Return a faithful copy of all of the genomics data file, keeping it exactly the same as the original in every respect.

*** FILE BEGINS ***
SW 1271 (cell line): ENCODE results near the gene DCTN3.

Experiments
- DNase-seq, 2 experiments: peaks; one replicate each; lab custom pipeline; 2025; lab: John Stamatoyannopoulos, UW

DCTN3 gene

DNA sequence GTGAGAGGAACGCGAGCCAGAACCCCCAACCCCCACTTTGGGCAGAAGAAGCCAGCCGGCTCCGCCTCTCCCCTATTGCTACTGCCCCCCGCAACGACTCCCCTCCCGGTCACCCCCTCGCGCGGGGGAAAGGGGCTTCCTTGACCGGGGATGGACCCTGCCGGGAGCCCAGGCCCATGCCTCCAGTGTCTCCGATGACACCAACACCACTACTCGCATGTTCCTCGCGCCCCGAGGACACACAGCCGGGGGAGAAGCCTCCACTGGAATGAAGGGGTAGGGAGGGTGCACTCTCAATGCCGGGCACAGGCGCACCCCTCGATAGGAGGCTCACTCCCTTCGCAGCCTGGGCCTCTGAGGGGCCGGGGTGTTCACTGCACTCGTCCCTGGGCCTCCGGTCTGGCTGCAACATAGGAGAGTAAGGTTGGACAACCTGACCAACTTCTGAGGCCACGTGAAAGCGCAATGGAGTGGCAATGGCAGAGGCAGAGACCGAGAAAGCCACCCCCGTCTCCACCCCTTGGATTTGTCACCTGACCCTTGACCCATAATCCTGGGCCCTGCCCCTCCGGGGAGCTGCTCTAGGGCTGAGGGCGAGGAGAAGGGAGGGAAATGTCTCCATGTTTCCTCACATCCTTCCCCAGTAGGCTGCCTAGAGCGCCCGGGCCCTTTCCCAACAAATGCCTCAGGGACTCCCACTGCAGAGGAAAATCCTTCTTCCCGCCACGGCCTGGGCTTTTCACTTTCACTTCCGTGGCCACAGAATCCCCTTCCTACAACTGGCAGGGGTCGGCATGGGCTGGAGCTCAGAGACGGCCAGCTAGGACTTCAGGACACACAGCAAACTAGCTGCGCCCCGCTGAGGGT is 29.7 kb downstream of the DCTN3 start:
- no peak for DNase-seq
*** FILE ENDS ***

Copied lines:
SW 1271 (cell line): ENCODE results near the gene DCTN3.

Experiments
- DNase-seq, 2 experiments: peaks; one replicate each; lab custom pipeline; 2025; lab: John Stamatoyannopoulos, UW

DCTN3 gene

DNA sequence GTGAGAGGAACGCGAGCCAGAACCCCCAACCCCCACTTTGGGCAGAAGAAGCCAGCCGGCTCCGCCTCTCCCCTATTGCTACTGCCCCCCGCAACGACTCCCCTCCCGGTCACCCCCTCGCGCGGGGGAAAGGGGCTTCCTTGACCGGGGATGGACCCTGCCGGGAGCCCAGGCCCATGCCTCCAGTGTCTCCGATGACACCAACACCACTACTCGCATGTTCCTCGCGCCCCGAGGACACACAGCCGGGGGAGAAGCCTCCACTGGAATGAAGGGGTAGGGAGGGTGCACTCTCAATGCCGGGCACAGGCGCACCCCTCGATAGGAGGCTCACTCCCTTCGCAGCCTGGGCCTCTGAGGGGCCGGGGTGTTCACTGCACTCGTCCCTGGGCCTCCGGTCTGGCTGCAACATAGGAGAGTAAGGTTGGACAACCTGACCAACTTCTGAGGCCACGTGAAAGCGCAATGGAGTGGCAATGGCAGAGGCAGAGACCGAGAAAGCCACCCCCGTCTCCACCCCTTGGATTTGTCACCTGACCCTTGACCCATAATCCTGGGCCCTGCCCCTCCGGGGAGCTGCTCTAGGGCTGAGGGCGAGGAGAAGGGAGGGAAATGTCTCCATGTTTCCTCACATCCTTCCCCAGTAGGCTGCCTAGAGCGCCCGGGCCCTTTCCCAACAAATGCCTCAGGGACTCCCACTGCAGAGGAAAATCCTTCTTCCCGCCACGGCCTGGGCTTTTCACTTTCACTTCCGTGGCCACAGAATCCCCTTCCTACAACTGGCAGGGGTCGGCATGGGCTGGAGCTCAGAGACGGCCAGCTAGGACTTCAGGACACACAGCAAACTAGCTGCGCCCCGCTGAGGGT is 29.7 kb downstream of the DCTN3 start:
- no peak for DNase-seq